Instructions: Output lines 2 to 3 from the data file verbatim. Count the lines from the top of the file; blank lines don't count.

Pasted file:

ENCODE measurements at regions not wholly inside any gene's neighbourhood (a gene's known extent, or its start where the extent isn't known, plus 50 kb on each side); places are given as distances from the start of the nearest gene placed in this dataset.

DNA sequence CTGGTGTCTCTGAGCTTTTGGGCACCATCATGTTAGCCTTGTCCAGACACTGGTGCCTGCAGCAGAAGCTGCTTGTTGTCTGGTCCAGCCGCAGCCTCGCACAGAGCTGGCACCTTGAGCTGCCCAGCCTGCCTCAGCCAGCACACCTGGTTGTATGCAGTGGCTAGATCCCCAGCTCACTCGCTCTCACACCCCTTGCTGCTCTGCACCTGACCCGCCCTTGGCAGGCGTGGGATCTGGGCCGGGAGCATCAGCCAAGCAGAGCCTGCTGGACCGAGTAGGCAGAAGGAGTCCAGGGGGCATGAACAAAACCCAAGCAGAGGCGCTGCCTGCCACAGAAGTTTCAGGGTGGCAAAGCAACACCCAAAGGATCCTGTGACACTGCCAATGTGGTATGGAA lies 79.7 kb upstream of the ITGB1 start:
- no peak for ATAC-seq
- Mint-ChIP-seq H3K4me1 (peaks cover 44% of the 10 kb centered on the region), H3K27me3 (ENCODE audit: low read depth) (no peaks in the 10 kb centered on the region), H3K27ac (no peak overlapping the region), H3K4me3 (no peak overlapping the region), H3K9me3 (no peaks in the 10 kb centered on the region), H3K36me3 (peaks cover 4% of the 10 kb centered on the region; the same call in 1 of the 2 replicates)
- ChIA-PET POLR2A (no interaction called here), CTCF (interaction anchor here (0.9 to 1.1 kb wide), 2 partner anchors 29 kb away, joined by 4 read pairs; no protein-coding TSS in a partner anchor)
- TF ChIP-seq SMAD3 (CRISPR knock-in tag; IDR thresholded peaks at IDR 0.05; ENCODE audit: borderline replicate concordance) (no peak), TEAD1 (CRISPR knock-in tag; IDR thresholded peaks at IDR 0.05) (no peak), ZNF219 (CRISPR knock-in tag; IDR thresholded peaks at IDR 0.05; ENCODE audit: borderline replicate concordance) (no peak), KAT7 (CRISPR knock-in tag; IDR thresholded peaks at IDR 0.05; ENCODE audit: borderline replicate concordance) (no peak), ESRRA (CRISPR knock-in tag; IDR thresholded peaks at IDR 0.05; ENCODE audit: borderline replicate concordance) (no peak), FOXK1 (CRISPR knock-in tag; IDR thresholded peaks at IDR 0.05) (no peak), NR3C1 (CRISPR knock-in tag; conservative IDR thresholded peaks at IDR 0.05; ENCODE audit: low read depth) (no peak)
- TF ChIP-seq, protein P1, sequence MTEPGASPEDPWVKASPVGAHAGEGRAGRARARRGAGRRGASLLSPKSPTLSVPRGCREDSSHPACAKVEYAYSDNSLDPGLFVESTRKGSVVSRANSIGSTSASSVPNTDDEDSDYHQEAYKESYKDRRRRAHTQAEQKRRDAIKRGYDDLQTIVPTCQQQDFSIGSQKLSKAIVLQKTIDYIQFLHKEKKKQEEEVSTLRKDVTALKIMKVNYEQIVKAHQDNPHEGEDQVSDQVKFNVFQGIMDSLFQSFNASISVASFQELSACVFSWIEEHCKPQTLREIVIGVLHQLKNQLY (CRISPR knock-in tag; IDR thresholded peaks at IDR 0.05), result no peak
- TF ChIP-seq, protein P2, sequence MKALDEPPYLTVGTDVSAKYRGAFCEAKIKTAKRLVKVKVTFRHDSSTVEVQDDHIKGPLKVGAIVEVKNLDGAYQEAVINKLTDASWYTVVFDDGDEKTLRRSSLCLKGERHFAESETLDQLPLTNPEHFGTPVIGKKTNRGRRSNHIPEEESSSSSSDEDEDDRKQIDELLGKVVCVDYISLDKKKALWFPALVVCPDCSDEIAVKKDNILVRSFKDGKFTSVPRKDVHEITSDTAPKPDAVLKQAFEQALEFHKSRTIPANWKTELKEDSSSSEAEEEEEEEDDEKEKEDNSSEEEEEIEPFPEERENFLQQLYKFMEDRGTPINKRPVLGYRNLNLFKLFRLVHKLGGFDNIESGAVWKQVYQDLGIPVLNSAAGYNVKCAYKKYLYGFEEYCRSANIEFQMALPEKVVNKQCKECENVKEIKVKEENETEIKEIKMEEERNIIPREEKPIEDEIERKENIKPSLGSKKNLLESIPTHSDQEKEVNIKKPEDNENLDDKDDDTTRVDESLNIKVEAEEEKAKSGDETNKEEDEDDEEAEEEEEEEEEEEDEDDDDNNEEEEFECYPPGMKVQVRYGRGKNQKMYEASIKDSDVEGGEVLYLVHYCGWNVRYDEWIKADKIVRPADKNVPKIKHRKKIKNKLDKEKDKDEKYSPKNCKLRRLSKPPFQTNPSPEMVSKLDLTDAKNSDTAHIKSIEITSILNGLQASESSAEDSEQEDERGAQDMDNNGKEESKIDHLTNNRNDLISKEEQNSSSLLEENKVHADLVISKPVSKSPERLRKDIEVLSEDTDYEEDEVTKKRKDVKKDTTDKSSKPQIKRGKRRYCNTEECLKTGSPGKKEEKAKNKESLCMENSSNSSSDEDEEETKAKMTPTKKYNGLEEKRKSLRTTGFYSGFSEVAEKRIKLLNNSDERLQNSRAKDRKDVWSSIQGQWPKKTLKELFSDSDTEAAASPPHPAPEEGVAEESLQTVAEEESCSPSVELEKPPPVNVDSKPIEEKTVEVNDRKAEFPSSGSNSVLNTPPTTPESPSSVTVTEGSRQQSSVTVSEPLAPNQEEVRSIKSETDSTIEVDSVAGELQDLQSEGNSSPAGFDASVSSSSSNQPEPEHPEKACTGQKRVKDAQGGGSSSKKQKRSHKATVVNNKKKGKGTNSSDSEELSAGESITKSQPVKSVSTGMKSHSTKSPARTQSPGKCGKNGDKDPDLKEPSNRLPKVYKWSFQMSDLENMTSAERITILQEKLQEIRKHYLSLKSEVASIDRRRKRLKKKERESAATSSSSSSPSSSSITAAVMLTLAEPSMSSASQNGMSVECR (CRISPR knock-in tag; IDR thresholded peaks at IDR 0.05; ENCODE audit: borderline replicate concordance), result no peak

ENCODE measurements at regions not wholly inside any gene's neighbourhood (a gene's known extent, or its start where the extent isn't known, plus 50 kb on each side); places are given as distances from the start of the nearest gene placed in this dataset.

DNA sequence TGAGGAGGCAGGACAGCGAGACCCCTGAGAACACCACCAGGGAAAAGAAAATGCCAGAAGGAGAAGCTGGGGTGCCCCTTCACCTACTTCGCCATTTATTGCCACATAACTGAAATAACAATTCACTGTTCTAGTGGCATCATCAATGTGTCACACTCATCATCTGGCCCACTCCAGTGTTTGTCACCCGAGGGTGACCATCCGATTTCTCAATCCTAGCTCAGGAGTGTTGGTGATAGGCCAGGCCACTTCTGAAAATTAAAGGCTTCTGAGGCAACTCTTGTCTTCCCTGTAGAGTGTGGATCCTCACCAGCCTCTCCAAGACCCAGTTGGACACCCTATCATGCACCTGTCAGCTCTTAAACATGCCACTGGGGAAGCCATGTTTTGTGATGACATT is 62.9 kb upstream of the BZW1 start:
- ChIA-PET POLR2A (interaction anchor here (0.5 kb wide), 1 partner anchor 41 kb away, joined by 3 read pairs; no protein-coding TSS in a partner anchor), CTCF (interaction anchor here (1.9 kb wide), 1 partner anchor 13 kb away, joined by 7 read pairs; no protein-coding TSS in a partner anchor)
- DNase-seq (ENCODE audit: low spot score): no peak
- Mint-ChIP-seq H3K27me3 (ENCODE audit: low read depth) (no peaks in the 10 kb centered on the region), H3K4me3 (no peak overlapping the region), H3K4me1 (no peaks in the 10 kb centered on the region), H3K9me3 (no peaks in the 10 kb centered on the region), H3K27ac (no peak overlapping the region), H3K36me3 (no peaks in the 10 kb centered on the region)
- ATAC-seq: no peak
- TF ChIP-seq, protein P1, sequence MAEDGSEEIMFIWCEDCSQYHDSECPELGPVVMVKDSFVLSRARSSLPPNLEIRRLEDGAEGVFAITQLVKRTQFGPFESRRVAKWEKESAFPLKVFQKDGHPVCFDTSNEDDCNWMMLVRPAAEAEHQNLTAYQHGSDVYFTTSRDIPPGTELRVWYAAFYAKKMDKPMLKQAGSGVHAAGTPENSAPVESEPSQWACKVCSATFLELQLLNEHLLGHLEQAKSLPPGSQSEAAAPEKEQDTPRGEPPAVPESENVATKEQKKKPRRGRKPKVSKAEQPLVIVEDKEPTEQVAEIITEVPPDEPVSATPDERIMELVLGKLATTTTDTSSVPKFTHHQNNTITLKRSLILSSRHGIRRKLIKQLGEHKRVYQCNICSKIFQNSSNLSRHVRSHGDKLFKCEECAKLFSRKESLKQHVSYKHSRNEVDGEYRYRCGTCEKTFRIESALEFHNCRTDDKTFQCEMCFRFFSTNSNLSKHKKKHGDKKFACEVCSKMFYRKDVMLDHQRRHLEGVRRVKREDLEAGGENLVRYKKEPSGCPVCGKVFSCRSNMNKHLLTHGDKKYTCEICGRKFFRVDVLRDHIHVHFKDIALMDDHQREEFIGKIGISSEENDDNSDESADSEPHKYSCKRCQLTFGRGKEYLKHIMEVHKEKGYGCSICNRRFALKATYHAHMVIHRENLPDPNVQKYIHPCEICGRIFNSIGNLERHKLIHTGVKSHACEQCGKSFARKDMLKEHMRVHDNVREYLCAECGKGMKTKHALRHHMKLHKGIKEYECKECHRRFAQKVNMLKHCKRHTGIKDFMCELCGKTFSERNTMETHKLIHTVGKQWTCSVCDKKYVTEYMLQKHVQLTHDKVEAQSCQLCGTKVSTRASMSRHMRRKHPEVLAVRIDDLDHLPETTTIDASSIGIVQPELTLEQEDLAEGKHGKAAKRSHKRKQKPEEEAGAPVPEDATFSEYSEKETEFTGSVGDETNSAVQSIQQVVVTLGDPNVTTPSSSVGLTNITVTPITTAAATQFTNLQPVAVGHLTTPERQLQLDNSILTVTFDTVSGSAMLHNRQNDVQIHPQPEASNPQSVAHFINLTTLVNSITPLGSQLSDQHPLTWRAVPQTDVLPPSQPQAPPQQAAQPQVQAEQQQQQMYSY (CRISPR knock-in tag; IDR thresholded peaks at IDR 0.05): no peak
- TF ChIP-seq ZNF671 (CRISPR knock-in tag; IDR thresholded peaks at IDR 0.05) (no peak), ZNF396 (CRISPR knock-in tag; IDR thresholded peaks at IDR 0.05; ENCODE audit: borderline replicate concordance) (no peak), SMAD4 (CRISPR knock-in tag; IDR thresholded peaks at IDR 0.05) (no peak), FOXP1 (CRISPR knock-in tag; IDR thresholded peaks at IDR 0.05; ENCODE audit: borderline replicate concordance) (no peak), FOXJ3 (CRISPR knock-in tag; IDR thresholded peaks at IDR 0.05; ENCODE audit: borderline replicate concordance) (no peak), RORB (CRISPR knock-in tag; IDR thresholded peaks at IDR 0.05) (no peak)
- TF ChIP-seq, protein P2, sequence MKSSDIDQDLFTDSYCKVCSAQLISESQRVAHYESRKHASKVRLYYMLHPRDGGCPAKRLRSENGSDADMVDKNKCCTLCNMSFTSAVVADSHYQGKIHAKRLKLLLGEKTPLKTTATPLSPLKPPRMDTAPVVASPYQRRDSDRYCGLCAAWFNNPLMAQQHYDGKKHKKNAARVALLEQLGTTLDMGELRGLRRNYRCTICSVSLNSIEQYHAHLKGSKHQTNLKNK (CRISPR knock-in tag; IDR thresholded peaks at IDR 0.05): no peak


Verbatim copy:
DNA sequence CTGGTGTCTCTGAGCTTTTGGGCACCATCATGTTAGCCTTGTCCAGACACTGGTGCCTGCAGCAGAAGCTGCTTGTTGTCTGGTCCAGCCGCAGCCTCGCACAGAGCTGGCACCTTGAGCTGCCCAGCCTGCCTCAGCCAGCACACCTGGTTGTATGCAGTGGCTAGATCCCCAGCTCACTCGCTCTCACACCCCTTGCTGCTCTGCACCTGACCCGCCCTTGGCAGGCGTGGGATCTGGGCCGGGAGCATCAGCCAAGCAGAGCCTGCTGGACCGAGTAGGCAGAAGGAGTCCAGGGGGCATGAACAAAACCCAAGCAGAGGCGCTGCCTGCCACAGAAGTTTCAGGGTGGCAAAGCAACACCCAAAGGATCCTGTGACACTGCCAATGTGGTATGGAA lies 79.7 kb upstream of the ITGB1 start:
- no peak for ATAC-seq